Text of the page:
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HSA Account Tips

Sassy

Featured Member/ Kilo Klub
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Health Care Savings Accounts (HSA) have been around for some time now and have turned into a pretty good financial tool. For those who are not familiar with HSAs, they are a type of savings accounts that allow you to set aside money that is NOT taxed, so you can use the money for qualifying medical expenses. To qualify for a HSA account, you have to have health insurance that has a high deductible [AKA High Deductible Health Plan (HDHP)]. According to healthcare.gov: "For plan year 2021, the minimum deductible is $1,400 for an individual and $2,800 for a family. For plan year 2022, the minimum deductible for an HDHP is $1,400 for an individual and $2,800 for a family."

You can purchase a HDHP plan off healthcare.gov, any health insurance companies (BCBS, Atena, Cigna, UnitedHealth, etc) or you company may offer a HSA-eligible plan. Since my DH and I couldn't afford Obamacare, I purchased mine health insurance through Farm Bureau Health Plans. It is non-complaint; meaning that it is not a Obamacare policy and therefore doesn't meat Obamacare requirements (excludes pre-existing conditions, etc). Turns out according to Farm Bureau my DH is uninsurable, so I had to buy a "Short-term" policy for him that does have a high deductible, but it does NOT qualify for HSA. Keep this in mind when purchasing insurance. You'll want to make sure that they are "HSA-eligible."

Don't get HSA confused with FSA! FSA is a Flexible Healthcare Savings Account and the BIG difference is that any money that you put in a FSA HAS to be used by the end of the year or you will lose it. With a HSA, you don't lose the money at the end of the year. It keeps accumating. Both accounts can be used to pay for qualifying medical expenses. You will have to look up what qualifies but I can tell you that is a lot of things except for OTC.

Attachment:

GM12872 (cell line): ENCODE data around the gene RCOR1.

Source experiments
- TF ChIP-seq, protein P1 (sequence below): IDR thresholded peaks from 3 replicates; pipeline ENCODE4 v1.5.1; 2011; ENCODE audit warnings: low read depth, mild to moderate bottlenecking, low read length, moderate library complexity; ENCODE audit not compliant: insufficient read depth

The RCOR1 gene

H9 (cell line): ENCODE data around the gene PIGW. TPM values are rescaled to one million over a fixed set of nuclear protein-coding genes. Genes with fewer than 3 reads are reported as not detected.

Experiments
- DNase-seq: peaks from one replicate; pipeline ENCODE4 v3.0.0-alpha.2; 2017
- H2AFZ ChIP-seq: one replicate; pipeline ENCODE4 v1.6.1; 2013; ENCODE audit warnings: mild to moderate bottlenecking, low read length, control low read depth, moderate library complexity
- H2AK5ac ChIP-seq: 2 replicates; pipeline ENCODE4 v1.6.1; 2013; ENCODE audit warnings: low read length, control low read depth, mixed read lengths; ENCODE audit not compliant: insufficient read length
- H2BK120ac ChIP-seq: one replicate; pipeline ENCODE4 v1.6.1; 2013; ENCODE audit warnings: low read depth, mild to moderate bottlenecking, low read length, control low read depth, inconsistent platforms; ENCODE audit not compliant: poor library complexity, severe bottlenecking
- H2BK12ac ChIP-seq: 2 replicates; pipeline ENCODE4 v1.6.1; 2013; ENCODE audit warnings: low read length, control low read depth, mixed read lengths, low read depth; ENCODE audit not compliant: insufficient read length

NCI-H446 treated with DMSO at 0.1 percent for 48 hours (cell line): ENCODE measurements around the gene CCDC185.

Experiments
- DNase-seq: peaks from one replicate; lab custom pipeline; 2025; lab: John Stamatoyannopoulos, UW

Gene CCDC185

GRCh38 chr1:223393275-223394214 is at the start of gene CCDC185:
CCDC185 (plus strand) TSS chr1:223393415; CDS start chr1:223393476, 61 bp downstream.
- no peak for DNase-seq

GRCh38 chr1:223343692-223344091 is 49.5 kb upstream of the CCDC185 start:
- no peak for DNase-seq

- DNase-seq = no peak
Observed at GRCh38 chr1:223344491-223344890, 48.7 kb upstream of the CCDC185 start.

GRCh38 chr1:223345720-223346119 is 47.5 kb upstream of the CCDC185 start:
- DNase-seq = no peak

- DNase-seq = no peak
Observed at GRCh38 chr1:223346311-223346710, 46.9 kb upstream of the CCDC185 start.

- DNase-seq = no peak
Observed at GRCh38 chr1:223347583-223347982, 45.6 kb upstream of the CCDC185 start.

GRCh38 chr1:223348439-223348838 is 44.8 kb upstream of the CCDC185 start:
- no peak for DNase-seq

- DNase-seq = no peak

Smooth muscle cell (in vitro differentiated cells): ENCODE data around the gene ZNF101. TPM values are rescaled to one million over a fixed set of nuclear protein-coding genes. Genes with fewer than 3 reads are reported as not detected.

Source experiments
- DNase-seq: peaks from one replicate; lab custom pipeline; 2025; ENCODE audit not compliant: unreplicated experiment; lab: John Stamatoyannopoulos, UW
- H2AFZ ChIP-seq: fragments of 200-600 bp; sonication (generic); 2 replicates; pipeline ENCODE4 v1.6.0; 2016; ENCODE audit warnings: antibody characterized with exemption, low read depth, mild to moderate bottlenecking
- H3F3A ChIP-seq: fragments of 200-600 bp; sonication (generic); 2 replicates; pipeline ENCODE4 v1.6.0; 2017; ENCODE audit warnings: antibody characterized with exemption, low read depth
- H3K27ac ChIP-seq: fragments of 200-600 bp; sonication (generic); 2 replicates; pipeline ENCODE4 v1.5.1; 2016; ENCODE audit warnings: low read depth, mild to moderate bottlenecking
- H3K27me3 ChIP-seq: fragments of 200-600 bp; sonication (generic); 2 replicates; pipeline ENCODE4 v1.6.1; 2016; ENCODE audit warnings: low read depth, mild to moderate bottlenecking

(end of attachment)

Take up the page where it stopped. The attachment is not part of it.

With HSAs, you are limited to how much money that you can contribute during a year. Uncle Sam does adjust the limited, so it increases. For 2021, you can contribute up to $3,600 for self-only coverage and up to $7,200 for family. For 2022, $3,650 for self-only coverage and up to $7,300 for family. If you are over 50, you get to contribute $1,000 more. If your company offers a match, I highly encourage you to take the match! That's free money.

A few years back I was discussing HSA's with my brother who is a financial planner, and he suggested that saving the money in our HSA account until we retire. This was a light bulb moment. It's not taxed. The interest/dividends are not taxed. If you use the money for medical expenses, then that money is not taxed at the time of withdrawal. It's one of the few times that you get a tax break. Think about it, most of your expenses when you retire will be medical. If you have a tradition IRA, you don't have to use that money for health expenses. This once again saves you in taxes. I've been trying to stay out of it and it has finally started to accumulate a nice amount of money. I know sometimes it's really difficult to make ends meet when you have major medical expenses. If you can stay out of it and the time comes that you do need it, it sure is nice to have that money set aside.

Another note: I quit my job in 2009 to work for my hubby, so I rolled my HSA over into another account. This account was with Well Fargo and set up by my insurance company. Personally, I don't like WF! Plus they were charging $3.75 administration fee. I found out that our local bank offered HSA and the fee was much lower! Plus, when you reached their minimum balance, you don't pay any administration fees. It pays to shop around and find the accounts with the lowest fees and pays best interested. You don't have to stay with the same account. All you do is fill out the proper paper work to "Rollover" the money.

For those you who are young, I really encourage you to take advantage of an HSA. You might be healthy and don't have a lot of medical expenses. It sure is nice to have the money if/when you do need it. If you are really lucky, you will have a nice big-fat account when you retire.

Hey, the same goes for 529 Education Savings Accounts. They were designed for families who want to save money for the children's college or technical school. I don't have any info on these, because I have no kids or plans to go back to college. If you are wanting to go back to school for masters, PHD, etc, then you should check them out. They can save you some money on taxes.

Hope this helps!
 

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